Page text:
Wednesday’s Headlines Paved Paradise

Image by Miroslav M. from Pixabay
Image by Miroslav M. from Pixabay
  • The asphalt industry is the infrastructure act’s big winner. It’s set to receive a major share of the $369 billion set aside for roads, bridges and tunnels. Asphalt production itself emits pollutants, not to mention enabling more driving on wider roads. (New York Times)
  • Even when freeway revolts are successful, the planning alone can scar neighborhoods and leave marks on residents’ psyches. (Los Angeles Times)
  • A climate justice screening tool to identify communities unfairly impacted by environmental hazards excludes race in hopes of avoiding a lawsuit, even though race is a major component. (NBC News)
  • Black leaders in Milwaukee are skeptical underserved neighborhoods will see any benefit from federal infrastructure spending. (WTMJ)
  • Amtrak is going to have to beef up staff if it hopes to complete the Gateway Program, a $30 billion Hudson River megaproject that would ease rail traffic up and down the East Coast. (American Prospect)
  • A D.C. Metro audit found that the agency still has inadequate safety precautions after several high-profile emergencies. (Washington Post)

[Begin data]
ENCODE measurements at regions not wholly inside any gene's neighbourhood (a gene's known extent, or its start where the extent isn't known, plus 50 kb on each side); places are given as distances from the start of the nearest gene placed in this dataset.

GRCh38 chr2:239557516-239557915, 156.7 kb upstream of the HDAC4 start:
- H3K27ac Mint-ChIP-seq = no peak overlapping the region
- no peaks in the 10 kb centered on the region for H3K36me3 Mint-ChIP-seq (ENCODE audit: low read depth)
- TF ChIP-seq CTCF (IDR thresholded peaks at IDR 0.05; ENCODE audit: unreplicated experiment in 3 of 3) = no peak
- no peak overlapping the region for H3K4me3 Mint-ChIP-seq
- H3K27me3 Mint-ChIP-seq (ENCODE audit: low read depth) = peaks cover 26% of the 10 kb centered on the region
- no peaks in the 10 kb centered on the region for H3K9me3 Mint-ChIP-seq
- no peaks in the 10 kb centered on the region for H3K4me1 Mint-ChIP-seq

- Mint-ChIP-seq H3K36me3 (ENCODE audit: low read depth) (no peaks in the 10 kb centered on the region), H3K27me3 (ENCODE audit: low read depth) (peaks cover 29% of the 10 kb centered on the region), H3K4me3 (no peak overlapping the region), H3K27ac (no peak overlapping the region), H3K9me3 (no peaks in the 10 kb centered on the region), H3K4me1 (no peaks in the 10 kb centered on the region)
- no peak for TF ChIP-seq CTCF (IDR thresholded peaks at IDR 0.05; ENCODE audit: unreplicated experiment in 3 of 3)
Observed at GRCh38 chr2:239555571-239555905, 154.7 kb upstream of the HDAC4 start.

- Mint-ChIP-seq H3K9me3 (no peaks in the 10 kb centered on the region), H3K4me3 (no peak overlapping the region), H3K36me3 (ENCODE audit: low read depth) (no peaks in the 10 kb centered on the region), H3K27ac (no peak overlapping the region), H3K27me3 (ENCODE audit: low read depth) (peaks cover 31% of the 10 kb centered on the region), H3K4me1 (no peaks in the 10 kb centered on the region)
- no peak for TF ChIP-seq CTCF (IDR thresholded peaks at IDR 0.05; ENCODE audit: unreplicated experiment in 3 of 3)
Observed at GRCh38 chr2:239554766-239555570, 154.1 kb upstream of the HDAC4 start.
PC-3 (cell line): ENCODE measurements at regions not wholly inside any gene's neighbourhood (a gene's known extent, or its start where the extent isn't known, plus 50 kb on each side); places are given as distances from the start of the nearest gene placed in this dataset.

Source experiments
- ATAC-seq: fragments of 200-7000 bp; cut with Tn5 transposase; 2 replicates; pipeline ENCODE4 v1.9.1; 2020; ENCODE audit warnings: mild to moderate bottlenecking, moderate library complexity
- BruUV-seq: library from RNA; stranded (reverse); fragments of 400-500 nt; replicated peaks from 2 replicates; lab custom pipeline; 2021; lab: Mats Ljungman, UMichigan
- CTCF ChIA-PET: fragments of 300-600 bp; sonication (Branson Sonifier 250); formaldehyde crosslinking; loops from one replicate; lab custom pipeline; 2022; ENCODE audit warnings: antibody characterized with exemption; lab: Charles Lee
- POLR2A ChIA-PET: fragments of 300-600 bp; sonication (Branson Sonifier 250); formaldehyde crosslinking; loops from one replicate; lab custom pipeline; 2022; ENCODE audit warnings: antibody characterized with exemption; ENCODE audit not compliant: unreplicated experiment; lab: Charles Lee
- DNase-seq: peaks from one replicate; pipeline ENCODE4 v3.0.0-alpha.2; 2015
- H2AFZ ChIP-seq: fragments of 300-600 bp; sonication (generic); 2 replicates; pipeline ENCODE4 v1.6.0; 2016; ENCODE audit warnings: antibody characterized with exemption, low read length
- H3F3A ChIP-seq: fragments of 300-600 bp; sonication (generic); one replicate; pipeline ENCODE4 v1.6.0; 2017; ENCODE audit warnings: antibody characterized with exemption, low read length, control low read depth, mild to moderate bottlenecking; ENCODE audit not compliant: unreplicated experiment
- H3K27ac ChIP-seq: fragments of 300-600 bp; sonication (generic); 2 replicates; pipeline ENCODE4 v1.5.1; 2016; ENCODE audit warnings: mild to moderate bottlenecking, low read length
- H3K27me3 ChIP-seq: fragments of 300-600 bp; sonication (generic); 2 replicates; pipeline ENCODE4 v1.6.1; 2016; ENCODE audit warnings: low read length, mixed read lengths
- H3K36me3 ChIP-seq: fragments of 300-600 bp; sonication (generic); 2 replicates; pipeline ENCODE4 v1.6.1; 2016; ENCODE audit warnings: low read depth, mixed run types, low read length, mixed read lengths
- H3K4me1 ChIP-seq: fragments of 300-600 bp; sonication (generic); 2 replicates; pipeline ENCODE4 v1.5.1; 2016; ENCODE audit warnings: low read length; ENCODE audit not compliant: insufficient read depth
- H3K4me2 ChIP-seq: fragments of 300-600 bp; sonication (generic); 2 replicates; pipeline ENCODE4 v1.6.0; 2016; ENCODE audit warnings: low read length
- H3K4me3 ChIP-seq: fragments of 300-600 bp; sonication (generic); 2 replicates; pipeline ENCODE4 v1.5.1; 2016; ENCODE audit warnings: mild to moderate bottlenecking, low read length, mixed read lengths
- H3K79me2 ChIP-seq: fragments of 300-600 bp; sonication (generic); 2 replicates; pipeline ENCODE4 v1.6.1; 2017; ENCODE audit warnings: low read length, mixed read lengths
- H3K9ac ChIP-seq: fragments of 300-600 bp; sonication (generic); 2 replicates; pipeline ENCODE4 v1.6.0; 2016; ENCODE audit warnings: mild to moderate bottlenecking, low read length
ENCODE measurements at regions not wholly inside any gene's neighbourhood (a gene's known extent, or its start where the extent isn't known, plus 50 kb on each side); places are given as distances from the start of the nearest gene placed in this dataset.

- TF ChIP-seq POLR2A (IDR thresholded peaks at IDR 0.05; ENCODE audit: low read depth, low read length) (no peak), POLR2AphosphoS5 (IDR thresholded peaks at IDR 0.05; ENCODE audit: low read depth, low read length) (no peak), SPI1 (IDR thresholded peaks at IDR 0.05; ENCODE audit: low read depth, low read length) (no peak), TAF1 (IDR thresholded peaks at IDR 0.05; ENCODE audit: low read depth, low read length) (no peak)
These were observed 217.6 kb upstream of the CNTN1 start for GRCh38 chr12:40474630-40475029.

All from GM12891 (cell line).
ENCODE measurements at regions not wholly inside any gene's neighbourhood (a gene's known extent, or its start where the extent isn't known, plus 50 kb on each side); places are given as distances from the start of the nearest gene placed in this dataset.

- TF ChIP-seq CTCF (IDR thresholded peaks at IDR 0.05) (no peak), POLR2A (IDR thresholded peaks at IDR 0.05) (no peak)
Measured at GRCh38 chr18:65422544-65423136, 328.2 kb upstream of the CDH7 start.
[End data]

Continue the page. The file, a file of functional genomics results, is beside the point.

• The Boston Globe editorial board comes out in favor of decriminalizing jaywalking.
  • Atlanta gas stations are reluctant to install EV chargers because they fear utility Georgia Power will swoop in and undercut them. (AJC)
  • The Pittsburgh Port Authority is seeking funding to revamp the South Hills Junction transit station. (Post-Gazette)
  • St. Louis aldermen recently approved three major bike projects. (STL NPR)
  • The Phoenix city council adopted Vision Zero. (KJZZ)
  • A compromise that could have saved Indianapolis’ bus rapid transit Blue Line from state legislators’ attacks fizzled out. (Star)
  • El Paso officials are seeking alternatives to widening I-10 through downtown. (KVIA)
  • Paris is banning nonessential driving through the city center starting in 2024. (CityLab)


Major Road Builder Argues for Road-Pricing, Against More Asphalt

The primary theme of U.S. transportation policy since the mid-20th century hasn’t been accessibility, public health, equality, or even efficiency. Primarily we’ve spent billions of dollars trying fruitlessly to eliminate congestion by building more roads. It has become clear that there are all kinds of problems with having motorist throughput as the highest priority of your […]